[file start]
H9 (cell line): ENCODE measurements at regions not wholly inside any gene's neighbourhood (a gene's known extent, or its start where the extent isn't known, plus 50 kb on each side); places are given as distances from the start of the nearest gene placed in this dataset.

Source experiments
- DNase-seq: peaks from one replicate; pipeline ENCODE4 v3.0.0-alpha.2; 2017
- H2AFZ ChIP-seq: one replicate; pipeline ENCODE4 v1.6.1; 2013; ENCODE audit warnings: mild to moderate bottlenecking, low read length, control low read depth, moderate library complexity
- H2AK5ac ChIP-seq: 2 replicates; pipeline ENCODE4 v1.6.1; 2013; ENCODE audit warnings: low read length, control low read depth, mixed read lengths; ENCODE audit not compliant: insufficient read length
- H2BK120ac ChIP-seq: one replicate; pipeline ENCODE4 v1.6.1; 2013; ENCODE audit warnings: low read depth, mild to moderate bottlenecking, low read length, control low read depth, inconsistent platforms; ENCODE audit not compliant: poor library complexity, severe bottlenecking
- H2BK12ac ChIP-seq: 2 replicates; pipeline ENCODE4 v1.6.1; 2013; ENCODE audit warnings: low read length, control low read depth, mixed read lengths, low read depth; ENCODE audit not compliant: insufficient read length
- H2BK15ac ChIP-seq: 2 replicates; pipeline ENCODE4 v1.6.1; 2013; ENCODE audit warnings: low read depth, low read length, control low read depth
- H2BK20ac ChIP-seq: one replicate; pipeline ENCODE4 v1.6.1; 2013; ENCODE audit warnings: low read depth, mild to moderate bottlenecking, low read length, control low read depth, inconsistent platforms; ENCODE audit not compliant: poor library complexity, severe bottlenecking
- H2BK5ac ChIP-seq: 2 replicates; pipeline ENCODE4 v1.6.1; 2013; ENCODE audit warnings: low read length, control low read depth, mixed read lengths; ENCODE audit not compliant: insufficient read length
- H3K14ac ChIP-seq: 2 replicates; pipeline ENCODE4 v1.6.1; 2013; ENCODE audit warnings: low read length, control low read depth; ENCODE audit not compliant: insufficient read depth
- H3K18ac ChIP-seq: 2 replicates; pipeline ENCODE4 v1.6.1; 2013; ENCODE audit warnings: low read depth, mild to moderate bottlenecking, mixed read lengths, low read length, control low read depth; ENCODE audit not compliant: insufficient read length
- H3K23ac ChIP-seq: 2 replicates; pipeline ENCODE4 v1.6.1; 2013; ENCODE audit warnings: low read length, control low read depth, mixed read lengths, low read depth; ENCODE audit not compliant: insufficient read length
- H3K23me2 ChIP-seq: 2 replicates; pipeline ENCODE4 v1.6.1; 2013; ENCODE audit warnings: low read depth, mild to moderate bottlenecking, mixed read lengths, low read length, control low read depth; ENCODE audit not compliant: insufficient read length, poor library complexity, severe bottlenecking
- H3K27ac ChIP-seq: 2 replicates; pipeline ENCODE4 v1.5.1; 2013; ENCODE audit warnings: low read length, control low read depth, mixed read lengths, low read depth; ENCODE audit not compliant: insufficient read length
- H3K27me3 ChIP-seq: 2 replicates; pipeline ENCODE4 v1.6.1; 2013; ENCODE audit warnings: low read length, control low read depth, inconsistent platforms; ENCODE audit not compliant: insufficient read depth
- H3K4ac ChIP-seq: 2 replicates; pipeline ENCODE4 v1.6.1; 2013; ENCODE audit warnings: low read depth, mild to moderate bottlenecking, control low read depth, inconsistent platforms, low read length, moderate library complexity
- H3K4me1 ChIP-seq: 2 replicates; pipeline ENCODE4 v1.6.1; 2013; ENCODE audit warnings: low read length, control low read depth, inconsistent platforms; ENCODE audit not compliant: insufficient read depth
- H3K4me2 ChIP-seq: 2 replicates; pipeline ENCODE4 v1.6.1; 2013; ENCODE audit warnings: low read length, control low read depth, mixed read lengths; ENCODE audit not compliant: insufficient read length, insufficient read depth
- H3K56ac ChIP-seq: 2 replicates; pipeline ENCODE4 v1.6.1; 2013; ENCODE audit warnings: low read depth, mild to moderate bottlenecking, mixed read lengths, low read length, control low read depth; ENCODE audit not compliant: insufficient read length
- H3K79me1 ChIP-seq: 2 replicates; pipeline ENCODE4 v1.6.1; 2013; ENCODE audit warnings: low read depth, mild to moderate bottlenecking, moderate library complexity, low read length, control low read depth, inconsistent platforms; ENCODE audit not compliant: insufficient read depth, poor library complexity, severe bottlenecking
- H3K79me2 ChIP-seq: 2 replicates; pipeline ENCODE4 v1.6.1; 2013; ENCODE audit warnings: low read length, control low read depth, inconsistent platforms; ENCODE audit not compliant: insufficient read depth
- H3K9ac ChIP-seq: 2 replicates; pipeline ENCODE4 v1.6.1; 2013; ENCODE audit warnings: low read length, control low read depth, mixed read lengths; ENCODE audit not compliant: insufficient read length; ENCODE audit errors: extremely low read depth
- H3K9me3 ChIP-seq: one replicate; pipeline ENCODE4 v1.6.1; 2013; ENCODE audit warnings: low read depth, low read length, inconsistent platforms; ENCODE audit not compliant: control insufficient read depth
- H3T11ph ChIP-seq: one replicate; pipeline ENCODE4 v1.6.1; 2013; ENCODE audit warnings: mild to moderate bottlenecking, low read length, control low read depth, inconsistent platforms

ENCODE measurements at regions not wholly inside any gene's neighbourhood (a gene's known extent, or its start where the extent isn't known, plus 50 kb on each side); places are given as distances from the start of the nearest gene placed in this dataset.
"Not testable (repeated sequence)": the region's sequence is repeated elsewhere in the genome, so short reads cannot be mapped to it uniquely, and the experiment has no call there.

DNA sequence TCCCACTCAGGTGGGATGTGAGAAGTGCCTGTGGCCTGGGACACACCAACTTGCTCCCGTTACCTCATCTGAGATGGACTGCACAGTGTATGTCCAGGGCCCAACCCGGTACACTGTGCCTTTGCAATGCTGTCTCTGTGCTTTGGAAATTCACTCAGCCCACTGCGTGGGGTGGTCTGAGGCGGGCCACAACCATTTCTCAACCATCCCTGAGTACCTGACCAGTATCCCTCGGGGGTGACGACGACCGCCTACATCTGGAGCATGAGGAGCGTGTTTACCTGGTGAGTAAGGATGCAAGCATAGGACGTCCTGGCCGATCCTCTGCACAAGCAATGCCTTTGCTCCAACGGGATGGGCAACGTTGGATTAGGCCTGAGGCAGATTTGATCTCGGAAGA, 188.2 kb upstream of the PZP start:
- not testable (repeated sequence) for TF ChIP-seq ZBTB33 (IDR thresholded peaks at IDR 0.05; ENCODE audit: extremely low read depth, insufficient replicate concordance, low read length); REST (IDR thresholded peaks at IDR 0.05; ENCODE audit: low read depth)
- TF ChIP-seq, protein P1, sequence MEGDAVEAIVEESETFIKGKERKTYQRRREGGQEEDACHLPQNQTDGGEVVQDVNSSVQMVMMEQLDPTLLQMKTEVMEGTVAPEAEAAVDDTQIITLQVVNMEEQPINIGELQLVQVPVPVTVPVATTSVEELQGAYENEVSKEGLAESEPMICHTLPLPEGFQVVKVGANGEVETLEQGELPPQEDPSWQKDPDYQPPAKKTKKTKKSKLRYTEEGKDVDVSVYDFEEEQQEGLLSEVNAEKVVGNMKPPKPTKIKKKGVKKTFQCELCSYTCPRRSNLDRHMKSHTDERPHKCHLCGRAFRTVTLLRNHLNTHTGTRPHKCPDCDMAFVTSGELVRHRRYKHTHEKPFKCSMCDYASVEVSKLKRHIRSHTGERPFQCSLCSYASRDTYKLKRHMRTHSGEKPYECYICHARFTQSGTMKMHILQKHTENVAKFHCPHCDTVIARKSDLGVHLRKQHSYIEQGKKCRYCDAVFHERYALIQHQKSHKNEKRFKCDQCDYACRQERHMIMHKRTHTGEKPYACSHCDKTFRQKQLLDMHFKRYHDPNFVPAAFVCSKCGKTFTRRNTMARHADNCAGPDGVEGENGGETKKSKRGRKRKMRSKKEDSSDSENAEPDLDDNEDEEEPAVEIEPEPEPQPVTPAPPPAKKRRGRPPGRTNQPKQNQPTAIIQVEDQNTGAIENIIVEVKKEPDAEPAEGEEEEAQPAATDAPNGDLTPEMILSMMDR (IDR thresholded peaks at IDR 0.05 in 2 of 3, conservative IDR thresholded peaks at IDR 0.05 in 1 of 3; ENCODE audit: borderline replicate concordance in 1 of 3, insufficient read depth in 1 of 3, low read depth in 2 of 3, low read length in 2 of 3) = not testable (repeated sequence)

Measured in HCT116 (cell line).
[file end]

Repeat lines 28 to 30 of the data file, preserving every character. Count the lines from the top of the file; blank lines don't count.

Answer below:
DNA sequence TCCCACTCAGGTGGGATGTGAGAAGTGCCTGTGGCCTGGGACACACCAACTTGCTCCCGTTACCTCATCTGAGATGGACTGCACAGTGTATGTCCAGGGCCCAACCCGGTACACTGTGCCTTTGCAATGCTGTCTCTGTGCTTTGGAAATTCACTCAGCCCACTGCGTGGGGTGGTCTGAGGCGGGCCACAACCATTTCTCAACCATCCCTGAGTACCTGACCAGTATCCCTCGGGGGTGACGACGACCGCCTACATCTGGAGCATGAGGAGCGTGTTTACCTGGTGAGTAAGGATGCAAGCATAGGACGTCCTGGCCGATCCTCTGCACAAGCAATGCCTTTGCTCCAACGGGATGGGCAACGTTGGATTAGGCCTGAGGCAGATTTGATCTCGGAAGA, 188.2 kb upstream of the PZP start:
- not testable (repeated sequence) for TF ChIP-seq ZBTB33 (IDR thresholded peaks at IDR 0.05; ENCODE audit: extremely low read depth, insufficient replicate concordance, low read length); REST (IDR thresholded peaks at IDR 0.05; ENCODE audit: low read depth)
- TF ChIP-seq, protein P1, sequence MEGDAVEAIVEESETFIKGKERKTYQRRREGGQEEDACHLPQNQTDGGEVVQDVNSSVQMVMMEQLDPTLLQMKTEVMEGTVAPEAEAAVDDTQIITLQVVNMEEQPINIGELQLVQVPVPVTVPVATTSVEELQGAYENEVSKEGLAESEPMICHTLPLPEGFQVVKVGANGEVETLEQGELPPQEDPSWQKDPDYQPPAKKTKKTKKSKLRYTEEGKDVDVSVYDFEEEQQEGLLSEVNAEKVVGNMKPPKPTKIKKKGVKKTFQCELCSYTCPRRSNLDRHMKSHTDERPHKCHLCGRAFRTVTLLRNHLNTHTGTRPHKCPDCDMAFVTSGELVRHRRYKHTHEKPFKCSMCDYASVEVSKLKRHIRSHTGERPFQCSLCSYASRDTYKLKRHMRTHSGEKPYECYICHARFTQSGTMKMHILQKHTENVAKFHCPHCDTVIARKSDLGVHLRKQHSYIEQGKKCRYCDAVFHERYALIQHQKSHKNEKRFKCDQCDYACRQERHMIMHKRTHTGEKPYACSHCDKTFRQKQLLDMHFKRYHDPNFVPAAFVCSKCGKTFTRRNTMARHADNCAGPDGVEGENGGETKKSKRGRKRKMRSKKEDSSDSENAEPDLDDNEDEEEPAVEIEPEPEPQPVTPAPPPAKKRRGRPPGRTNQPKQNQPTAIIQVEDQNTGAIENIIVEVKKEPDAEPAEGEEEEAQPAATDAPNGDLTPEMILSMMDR (IDR thresholded peaks at IDR 0.05 in 2 of 3, conservative IDR thresholded peaks at IDR 0.05 in 1 of 3; ENCODE audit: borderline replicate concordance in 1 of 3, insufficient read depth in 1 of 3, low read depth in 2 of 3, low read length in 2 of 3) = not testable (repeated sequence)